La. seniors show exercising is not an age thing

As we hit the New Year, many make resolutions to stay in shape. New research is revealing some surprising numbers about just how effective exercise can be in warding off the aging process. CBS News correspondent Dr. Jon LaPook introduces us to one group that is living proof.

For anyone who thinks they're too old for exercise, meet the ladies of the Louisiana Tigerettes.

The Tigerettes have won seven gold medals at the U.S. Senior Olympics in a style that might not be considered very grandmotherly.

"What do the other teams say about you?" LaPook asked Nickie, 65.

"They call us the "Oh-No" team," she said. "When somebody says, 'Who ya playing?' and they say, 'You're playing the Tigerettes,' they say, 'Oh no!' (laughs)

The team has bulldozed its way to record of 195 wins against only 5 losses. That's remarkable, but it isn't their biggest accomplishment.

"I think I'm more toned. My posture is better, I sit up straighter," said Loretta Hill, 72.

" I keep my mind active and my body active, and that keeps me young," said Wanda Blailock. "And I think it makes me look younger."

LaPook asked Mary Bendsen: "When you look in the mirror now, what do you see?

"Hot!" (laughter)

They reject the notion that becoming frail over time is inevitable, and there's new science to back them up.

"It's amazing data that tells us we don't have to age in the that our did," said Pittsburgh orthopedic surgeon Vonda Wright. She said it used to be assumed people lose eight percent or more of muscle mass every decade after 40. That can cause loss of strength, mobility and balance.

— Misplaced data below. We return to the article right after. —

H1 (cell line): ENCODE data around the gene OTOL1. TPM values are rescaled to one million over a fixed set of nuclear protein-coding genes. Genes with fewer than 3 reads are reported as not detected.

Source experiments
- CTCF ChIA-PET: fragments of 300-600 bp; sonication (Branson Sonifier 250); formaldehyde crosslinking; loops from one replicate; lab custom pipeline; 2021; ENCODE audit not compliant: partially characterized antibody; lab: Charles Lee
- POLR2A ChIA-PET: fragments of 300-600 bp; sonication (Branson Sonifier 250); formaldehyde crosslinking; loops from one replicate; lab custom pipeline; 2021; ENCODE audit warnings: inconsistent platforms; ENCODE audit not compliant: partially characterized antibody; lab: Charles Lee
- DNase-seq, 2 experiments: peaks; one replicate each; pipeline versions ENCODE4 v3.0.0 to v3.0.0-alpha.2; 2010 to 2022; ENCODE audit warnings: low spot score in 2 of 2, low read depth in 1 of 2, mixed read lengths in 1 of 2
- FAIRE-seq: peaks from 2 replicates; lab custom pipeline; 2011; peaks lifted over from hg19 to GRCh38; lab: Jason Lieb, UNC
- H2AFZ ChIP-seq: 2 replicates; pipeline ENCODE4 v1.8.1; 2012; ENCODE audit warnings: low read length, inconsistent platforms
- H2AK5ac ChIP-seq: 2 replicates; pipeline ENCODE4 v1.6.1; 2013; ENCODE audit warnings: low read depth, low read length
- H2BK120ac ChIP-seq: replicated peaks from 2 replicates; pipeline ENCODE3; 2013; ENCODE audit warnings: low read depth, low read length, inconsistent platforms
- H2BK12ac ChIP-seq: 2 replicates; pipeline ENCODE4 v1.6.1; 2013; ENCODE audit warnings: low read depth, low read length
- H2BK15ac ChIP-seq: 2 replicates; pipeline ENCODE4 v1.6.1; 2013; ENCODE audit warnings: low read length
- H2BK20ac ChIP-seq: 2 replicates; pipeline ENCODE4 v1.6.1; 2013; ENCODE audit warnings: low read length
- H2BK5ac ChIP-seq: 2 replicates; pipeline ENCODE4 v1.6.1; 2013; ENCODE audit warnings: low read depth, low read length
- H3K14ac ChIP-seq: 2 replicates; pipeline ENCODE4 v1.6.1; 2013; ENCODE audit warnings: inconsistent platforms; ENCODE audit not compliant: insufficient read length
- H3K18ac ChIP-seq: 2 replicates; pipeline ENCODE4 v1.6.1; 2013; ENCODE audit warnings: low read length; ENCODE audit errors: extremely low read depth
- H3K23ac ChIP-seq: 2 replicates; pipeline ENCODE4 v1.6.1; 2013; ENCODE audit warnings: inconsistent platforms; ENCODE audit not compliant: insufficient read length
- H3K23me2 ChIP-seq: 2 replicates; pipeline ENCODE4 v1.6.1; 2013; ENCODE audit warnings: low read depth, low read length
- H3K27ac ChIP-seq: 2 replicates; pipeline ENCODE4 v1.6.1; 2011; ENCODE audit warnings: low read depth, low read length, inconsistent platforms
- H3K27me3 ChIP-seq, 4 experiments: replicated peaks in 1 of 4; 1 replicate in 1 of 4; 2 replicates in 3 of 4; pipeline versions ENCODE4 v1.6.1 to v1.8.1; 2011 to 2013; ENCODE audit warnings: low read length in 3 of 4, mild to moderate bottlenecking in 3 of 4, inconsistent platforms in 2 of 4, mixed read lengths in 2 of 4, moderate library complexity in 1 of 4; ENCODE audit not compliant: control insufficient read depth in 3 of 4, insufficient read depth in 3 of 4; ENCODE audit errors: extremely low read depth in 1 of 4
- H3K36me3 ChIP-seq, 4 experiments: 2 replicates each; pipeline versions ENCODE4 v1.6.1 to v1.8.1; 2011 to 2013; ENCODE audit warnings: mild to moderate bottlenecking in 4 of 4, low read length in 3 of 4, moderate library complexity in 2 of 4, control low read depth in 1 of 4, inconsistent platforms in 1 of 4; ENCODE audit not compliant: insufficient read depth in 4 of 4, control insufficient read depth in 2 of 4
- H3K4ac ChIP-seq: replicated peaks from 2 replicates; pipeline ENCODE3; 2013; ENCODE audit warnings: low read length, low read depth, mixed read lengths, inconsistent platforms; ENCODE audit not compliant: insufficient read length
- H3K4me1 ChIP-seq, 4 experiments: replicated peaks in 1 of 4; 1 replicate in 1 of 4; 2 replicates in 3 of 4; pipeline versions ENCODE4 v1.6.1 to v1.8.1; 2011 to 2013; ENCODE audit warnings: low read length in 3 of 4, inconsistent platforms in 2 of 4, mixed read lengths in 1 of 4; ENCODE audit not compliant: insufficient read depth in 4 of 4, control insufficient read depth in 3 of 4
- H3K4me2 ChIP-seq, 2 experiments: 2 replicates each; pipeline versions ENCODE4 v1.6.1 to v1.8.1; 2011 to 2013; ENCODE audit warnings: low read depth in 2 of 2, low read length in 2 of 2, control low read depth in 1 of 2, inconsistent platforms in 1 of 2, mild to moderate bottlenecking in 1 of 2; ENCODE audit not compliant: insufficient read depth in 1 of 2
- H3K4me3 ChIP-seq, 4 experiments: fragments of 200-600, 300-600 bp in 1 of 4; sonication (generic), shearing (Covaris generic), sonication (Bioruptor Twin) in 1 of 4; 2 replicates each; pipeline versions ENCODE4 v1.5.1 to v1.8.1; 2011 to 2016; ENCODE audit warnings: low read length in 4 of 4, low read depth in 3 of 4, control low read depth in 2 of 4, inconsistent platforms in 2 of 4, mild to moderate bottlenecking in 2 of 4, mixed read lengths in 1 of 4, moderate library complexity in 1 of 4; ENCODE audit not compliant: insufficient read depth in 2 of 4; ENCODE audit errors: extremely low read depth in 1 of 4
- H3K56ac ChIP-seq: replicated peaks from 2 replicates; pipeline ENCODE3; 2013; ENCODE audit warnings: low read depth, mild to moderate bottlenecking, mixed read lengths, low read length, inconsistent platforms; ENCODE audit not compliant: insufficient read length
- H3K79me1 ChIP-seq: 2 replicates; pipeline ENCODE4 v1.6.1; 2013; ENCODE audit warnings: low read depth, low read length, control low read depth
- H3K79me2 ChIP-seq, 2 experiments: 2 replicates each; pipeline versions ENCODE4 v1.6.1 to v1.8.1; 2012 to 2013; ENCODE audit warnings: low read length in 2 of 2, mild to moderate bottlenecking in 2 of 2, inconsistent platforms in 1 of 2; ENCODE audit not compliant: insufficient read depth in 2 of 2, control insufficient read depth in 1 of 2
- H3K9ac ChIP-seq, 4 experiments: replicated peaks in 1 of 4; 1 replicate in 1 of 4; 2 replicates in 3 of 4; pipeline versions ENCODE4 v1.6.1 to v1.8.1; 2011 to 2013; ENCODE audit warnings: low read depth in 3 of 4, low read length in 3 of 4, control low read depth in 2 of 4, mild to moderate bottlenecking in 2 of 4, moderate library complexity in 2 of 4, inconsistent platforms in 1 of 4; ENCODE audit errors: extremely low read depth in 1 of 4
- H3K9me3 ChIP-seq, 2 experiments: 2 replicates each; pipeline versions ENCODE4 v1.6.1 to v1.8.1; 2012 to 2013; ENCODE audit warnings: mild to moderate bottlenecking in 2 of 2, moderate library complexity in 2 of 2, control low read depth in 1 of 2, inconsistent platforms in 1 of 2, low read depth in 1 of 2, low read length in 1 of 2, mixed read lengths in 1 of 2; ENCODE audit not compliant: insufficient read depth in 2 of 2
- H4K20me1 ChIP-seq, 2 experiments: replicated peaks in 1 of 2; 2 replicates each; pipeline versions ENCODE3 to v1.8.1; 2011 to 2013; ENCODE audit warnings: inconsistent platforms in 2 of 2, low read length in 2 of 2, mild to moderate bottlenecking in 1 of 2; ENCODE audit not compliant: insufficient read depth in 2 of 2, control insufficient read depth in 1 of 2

But when Wright studied very active seniors, she found exercise seemed to be protective.' These MRI images show how fat can infiltrate the muscles of a sedentary senior. Compare that a MRI from a 74-year-old tri-athelete, which looks very similar to one from a 40-year-old.

"We are not destined to go from lean flank steak in our 40s," said Wright. "if you think visually of what our muscles look like, to flabby rump roast. We do not have to become that way if we interject exercise throughout a lifetime.

It's an important 'if.' Regular, consistent and challenging exercise is key. The Tigerettes work out strenuously, four to five times a week.

Even moderate activity can help. One study showed a 31 percent reduction in falls among exercising seniors.

Mavis Albin, 75, played ball as a teenager, but sat behind a desk for 38 years before joining the team. "Three-on-three women's basketball changed my life," she said. It's just the most remarkable thing I have ever been involved in. "

Proving it's never too late to get back in the game.

For more on the Tigerettes, visit www.AgeofChampions.org

  • Jonathan LaPook

    Dr. Jonathan LaPook is the medical correspondent for the CBS Evening News. Follow him on Twitter at @DrLaPook

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